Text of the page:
Uncertainty about the climate has led many ni-Vanuatu to revive Indigenous weather prediction methods. While there is great value in Indigenous climate knowledge, these practices have eroded through the colonial era and the knowledge is not well documented. “There is curiosity about the validity of sources: many people ask ‘Who is providing the information?’ There is also significant doubt about trusting Indigenous knowledge. One of the impacts of the colonization and Christianization of indigenous ni-Vanuatu communities is that traditional culture was portrayed as satanic and unacceptable to Western civilization.”
The propensity to look to Indigenous knowledge to explain changing weather patterns largely depends on whether populations are urban or rural. Rural communities have limited access to technology and communication platforms tend to look towards Indigenous knowledge, whereas those in more urban areas or those with access to communication platforms look towards scientific knowledge to explain unpredictable weather.
“Vanuatu government is to be praised for its effort toward advocating for the use of both indigenous knowledge and scientific knowledge to be complementary to each other,” Selwyn notes.
On the international stage, Vanuatu has been a strong advocate of linking Indigenous knowledge to climate adaptation and mitigation efforts. Jermone Ludvaune, former Vanuatu’s Minister for Climate Change, stated at COP 21 that “Vanuatu will push [for the rights of Indigenous peoples to share traditional knowledge in addressing climate change] to be further strengthened. We want a strong and durable Paris outcome that has political support.” Vanuatu further raised the issue of Indigenous knowledge at COP 22, advocating for further funding to be put towards Indigenous knowledge.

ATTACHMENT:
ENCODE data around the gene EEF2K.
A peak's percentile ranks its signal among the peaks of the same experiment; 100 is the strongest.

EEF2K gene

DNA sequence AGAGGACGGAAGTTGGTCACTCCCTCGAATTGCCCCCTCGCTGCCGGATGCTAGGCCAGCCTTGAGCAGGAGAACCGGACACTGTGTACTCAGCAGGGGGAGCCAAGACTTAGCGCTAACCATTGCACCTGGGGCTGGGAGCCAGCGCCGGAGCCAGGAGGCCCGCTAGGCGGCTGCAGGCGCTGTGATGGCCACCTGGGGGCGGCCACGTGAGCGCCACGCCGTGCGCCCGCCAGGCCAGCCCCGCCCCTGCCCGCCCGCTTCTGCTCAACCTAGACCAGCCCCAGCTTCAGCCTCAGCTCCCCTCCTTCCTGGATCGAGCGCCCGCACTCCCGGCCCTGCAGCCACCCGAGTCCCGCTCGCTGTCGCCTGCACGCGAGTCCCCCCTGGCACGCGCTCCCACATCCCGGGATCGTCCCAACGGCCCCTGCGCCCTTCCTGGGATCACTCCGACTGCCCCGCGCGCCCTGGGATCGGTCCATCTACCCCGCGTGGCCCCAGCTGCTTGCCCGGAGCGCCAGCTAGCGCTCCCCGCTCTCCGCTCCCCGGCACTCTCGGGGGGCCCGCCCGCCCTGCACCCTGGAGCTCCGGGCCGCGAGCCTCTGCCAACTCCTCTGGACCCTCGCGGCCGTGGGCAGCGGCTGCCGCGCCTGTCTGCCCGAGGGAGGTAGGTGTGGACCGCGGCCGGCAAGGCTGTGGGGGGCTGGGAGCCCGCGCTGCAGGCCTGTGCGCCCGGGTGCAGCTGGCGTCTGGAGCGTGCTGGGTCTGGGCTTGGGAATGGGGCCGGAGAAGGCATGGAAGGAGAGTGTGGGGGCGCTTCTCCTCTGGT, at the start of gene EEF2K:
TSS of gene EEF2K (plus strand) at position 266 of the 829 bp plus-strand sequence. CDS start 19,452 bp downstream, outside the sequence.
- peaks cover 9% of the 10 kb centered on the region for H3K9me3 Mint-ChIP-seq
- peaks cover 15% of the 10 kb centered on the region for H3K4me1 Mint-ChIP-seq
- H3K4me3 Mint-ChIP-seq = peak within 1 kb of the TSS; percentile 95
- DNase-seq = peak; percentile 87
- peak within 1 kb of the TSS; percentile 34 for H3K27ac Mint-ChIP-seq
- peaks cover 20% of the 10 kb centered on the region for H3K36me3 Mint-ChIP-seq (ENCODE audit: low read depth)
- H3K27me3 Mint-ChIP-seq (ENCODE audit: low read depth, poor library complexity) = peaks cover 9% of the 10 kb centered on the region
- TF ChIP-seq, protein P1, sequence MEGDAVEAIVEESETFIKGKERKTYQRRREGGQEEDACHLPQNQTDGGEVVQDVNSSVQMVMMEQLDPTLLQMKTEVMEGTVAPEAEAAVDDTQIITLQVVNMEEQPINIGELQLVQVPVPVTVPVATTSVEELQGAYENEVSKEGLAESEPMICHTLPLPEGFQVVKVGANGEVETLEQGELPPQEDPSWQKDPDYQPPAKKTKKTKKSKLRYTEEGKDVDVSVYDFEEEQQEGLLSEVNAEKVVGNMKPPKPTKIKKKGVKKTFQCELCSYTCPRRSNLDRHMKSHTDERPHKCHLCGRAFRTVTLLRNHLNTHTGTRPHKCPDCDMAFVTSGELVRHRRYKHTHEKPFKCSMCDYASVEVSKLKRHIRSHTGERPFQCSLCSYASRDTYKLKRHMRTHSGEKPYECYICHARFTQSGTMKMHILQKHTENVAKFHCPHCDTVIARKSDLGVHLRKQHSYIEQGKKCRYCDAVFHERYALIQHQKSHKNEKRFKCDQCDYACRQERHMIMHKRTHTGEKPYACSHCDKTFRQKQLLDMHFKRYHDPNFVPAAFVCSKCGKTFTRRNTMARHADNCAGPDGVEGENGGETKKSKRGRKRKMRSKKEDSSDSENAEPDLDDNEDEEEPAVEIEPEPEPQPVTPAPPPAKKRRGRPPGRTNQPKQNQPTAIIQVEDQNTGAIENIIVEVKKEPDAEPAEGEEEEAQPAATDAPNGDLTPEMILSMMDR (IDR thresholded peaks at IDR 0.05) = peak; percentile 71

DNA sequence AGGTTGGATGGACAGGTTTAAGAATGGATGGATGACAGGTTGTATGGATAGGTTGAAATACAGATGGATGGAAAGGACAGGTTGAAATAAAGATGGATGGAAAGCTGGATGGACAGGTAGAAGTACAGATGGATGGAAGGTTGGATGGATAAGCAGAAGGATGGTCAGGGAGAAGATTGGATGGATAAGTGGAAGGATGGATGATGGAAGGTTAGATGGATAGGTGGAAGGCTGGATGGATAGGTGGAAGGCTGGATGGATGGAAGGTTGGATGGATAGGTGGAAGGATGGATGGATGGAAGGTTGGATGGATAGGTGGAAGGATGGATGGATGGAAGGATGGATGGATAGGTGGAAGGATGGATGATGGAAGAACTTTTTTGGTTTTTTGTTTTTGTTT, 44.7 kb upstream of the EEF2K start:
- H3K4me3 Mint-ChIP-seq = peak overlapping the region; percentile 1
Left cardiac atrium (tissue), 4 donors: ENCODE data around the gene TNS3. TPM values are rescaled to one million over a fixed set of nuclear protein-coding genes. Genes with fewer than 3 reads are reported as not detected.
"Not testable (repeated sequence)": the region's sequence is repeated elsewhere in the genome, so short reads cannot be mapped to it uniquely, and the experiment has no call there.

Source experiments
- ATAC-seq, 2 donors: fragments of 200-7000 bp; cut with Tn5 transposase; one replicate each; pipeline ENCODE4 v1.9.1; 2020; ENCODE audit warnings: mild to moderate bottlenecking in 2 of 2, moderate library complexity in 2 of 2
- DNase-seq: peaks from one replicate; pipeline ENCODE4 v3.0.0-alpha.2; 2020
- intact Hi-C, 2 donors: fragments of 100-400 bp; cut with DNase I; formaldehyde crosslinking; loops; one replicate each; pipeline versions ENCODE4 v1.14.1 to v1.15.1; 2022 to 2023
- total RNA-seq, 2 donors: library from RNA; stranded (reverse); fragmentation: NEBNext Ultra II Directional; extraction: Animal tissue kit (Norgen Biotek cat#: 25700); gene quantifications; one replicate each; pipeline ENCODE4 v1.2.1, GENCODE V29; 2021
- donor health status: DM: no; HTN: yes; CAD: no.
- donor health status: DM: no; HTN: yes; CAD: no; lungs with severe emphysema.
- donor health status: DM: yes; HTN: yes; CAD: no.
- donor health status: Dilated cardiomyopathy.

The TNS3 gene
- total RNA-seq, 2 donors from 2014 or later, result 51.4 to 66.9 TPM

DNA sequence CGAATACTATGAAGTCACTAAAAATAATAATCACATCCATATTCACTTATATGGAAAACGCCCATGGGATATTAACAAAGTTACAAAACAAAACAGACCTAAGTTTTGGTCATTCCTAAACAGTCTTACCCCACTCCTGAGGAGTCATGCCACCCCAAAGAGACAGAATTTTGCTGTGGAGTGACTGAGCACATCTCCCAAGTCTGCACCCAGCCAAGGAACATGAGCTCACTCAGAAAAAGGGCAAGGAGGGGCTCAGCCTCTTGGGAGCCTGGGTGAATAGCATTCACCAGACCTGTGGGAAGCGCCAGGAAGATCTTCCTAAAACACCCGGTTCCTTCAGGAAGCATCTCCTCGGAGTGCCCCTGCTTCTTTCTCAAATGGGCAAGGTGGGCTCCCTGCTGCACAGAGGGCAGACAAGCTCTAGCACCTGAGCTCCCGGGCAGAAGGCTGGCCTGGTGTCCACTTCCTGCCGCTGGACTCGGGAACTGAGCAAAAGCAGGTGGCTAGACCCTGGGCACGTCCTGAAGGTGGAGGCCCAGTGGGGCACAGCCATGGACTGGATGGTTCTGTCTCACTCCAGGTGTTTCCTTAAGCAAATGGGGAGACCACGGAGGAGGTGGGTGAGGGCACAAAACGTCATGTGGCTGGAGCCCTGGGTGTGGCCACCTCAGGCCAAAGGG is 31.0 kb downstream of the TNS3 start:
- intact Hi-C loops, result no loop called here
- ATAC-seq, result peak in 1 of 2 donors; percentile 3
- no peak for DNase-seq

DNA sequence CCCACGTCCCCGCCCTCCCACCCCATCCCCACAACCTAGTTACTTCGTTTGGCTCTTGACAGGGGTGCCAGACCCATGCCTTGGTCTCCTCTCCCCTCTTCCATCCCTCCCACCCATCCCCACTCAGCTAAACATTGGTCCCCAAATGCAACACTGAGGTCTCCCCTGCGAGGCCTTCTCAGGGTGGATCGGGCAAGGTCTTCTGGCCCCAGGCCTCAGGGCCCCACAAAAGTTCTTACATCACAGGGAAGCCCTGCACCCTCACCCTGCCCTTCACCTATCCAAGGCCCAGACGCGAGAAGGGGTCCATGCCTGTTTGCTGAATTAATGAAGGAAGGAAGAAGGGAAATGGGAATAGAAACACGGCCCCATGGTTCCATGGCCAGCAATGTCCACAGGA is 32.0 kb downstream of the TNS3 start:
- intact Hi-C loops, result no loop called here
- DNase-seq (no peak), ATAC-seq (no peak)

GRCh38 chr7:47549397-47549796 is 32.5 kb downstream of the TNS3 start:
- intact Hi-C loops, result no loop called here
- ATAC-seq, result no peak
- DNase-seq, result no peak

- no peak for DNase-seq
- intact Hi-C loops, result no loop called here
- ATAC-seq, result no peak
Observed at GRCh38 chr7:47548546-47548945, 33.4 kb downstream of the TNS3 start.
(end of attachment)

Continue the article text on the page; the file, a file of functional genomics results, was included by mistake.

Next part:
Selwyn noted that there are indicators that integrating local Indigenous knowledge into climate planning would lead to greater climate program success rates. “Pacific countries such as Vanuatu are in a unique position because most of the land belongs to the community. Therefore, the community needs to take more ownership over the climate adaptation and mitigation programming that is being directed by donors and foreign governments.”
Selwyn’s message to Pacific Islanders? “Keep doing what you’re doing; know that across all the villages in the Pacific everyone is sharing the same concerns. Children are being traumatized by cyclones in the Solomon Islands, Vanuatu, Fiji. Families and communities are being rebuilt, – it’s the same experience.”
“We need to keep looking for new and better alternatives to help us survive. If our ancestors before us have survived in the middle of the ocean for over hundreds of years and that legacy has been bestowed upon us to protect the next generation and our environment, then we can survive climate change. We can help ourselves; the beauty of our collective culture is the things we do together as a community that keep us strong. That spirit of ‘togetherness’ will be our strength to guide us in every way to foster our climate change agenda on the global stage. As individuals, do whatever contribution you can: write, use Facebook and Twitter to tell the story of our people. Let us take advantage of the technological revolution to get our message to world leaders. We have to let the world especially climate change deniers that climate change is real.”